You take a bus to the entrance of Machu Picchu and in all my life, I have never been on a crazier bus ride.  To say it is terrifying, yet thrilling at the same time, would be an understatement. These buses fly up this winding, very steep, one-way road and it looks like they are playing a bizarre game of chicken with a busload of people.  It is not for the faint of heart!

The ruins when you finally reach Machu Picchu are spectacular!  

I can think of no other word to describe them. It is one of those places you really have to see to fully appreciate it.  We walked from one end of them to another with only a few breaks to pet the wild llamas. 

How they got all of those stones up that mountain left me dumbfounded (yes, that is truly how my brain works).  How my legs carried me all the way up to the Sun Gate at the end of that day I will never know, but it was worth it!

Only 400 people each day are allowed to climb Huayna Picchu.

Huayna Picchu is the peak that overlooks Machu Picchu.  You start hiking before sunrise, and then you are able to sit at the top of Huayna Picchu and watch the sun come up.  

The climb is difficult and narrow in spots, but it's worth it!  You MUST reserve these tickets ahead of time, and they WILL sell out.

The view over the ruins when we reached Machu Picchu, with the peak of Huayna Picchu in the background.

I had trained for a few weeks at the gym getting my legs and heart ready for the climb, but it was hard! I’m not going to lie.

At the very end of the climb, you descend into a very narrow cave (this is when I asked myself WTF am I doing, I am claustrophobic), only to emerge at the very top to the most serene atmosphere I have ever witnessed.  

High above the clouds, Hayley and I just sat in silence waiting for the sun to rise.  

THIS was mother-daughter bonding at its best. No arguments. No eye rolling. No cell phones buzzing.  Just immense appreciation and love.  We had conquered the mountain and it rewarded us paid in full.

My Top 5 Tips for Visiting Machu Picchu

  • Fly into Cusco a few days early.  No offense to Lima, but I loved Cusco hands down. It's a great place to get acclimated to the altitude change, and you'll get a better sense of the Peruvians and their home.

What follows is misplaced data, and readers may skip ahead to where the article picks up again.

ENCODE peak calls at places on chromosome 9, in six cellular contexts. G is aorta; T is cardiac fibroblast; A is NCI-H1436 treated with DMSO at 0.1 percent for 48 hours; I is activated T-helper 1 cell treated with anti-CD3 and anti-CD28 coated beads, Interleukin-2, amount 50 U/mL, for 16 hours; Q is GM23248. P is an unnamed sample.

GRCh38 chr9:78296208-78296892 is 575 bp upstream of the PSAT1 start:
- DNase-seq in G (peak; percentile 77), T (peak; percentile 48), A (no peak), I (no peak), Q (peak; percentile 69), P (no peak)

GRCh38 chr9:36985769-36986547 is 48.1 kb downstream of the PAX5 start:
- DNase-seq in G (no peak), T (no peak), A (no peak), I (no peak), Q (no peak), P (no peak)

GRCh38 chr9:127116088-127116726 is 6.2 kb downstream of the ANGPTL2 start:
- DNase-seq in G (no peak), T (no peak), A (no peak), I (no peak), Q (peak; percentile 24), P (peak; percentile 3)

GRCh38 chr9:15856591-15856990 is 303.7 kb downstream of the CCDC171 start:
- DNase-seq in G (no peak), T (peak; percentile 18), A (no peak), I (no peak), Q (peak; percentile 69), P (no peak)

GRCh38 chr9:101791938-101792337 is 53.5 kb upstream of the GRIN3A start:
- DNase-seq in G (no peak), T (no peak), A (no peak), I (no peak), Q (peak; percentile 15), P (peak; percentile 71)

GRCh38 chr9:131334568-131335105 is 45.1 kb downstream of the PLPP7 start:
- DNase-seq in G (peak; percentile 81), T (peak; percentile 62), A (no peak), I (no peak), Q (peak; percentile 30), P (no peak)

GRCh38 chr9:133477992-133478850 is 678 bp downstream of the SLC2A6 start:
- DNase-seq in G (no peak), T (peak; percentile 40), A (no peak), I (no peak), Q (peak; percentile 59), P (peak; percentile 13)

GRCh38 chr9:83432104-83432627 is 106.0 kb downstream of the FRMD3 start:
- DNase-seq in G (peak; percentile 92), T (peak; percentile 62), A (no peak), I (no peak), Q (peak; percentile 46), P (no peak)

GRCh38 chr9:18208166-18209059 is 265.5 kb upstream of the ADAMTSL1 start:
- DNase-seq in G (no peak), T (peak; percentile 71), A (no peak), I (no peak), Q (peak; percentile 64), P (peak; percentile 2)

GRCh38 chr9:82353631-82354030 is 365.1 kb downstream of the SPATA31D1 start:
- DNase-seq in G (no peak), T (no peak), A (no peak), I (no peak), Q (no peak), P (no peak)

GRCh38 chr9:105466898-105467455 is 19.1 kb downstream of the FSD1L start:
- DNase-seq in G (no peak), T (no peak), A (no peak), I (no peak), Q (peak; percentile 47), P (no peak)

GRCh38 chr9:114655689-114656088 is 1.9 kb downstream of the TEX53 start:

• Even if you don’t think the altitude is bothering you, most hotels will offer the coca tea  24/7.  Drink it, and while you’re at it, use it to wash down some yummy Peruvian food.  Hint:  If something just says “meat”, ask if it is beef. You may be surprised (or delighted) to find that it is guinea pig, a delicacy in Peru. 
  • Unless you know Spanish really well and are comfortable traveling on your own, consider using a FIT (flexible independent travel) package for Peru. I really liked it because I was able to customize everything, but also had a set itinerary. With a FIT, we had people who spoke English to get us from place to place, and tickets for trains and attractions ahead of time.
  • Spend the extra money and ride on the Vistadome train It is worth it.  This is one time that you don’t want to bury your head in a book.  
  • Plan to hike Huayna Picchu, and get your ticket WAY ahead of time.  Spend a minimum of two days there. You will thank me later!

Remember:  Our recommendations are based on our 2012 trip, so make sure to do your research.  Send us a message - we'd be happy to help!


About the Author

I am a mom first, and a wandering (but not lost) soul second. After years of planning travel for friends, I became a Cruise Planners Travel Advisor. You can learn more about the services I can offer you by visiting me at Memories by Marley

  • Khadijah says:

    This is so cute. I almost always travel alone but it must be so comforting to share these experiences with your daughter. Definitely memories not to forget.

  • Kayla says:

    Oh wow, what an amazing trip for your 16th birthday!! I had no idea they only allow so many people up a day, definitely good to know!

  • What an amazing experience to have with your daughter! I would have loved that at her age.

  • I thoroughly enjoyed reading this. I don’t think my mother would ever be up for Machu Pichu adventure but I loved reading about your experience. I’m planning to go to South America in 2020 I’ll keep this bookmarked for sure.


  • Barbara says:

    Lovey adventure. I had my first trip mother and daughter in 2017, my mom came to visit me and we did a tour around Europe. It was like no other trip.

  • […] Then, I thought of the perfect mother daughter date idea:  a date-night cooking class, just like we had done in Peru.  […]